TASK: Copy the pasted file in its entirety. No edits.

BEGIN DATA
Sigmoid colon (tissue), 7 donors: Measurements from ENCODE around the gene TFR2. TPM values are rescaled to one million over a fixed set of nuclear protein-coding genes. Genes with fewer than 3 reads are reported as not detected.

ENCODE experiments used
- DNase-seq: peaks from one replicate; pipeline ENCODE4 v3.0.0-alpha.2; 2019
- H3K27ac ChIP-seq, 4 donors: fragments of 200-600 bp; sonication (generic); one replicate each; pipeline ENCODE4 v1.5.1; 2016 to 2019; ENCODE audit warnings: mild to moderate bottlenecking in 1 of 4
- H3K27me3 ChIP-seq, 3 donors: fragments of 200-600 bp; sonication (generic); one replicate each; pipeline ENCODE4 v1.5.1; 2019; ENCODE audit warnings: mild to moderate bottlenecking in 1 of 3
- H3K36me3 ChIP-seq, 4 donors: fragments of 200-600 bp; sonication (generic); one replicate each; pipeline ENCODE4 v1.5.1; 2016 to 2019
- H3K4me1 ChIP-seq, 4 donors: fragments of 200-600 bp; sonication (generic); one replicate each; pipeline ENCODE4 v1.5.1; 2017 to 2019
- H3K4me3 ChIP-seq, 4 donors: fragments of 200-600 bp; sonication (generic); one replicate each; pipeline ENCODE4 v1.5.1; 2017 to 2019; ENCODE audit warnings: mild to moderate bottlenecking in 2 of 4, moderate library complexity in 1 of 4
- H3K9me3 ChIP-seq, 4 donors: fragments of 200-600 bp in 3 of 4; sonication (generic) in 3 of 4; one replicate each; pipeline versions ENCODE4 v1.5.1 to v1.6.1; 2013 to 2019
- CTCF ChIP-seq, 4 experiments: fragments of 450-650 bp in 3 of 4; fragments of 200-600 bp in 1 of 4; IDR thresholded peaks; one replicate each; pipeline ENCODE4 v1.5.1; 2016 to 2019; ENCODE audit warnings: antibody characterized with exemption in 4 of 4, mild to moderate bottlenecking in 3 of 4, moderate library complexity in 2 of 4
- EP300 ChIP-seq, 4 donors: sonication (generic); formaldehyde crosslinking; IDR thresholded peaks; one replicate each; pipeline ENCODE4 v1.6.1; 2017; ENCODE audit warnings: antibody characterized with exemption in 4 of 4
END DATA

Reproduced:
Sigmoid colon (tissue), 7 donors: Measurements from ENCODE around the gene TFR2. TPM values are rescaled to one million over a fixed set of nuclear protein-coding genes. Genes with fewer than 3 reads are reported as not detected.

ENCODE experiments used
- DNase-seq: peaks from one replicate; pipeline ENCODE4 v3.0.0-alpha.2; 2019
- H3K27ac ChIP-seq, 4 donors: fragments of 200-600 bp; sonication (generic); one replicate each; pipeline ENCODE4 v1.5.1; 2016 to 2019; ENCODE audit warnings: mild to moderate bottlenecking in 1 of 4
- H3K27me3 ChIP-seq, 3 donors: fragments of 200-600 bp; sonication (generic); one replicate each; pipeline ENCODE4 v1.5.1; 2019; ENCODE audit warnings: mild to moderate bottlenecking in 1 of 3
- H3K36me3 ChIP-seq, 4 donors: fragments of 200-600 bp; sonication (generic); one replicate each; pipeline ENCODE4 v1.5.1; 2016 to 2019
- H3K4me1 ChIP-seq, 4 donors: fragments of 200-600 bp; sonication (generic); one replicate each; pipeline ENCODE4 v1.5.1; 2017 to 2019
- H3K4me3 ChIP-seq, 4 donors: fragments of 200-600 bp; sonication (generic); one replicate each; pipeline ENCODE4 v1.5.1; 2017 to 2019; ENCODE audit warnings: mild to moderate bottlenecking in 2 of 4, moderate library complexity in 1 of 4
- H3K9me3 ChIP-seq, 4 donors: fragments of 200-600 bp in 3 of 4; sonication (generic) in 3 of 4; one replicate each; pipeline versions ENCODE4 v1.5.1 to v1.6.1; 2013 to 2019
- CTCF ChIP-seq, 4 experiments: fragments of 450-650 bp in 3 of 4; fragments of 200-600 bp in 1 of 4; IDR thresholded peaks; one replicate each; pipeline ENCODE4 v1.5.1; 2016 to 2019; ENCODE audit warnings: antibody characterized with exemption in 4 of 4, mild to moderate bottlenecking in 3 of 4, moderate library complexity in 2 of 4
- EP300 ChIP-seq, 4 donors: sonication (generic); formaldehyde crosslinking; IDR thresholded peaks; one replicate each; pipeline ENCODE4 v1.6.1; 2017; ENCODE audit warnings: antibody characterized with exemption in 4 of 4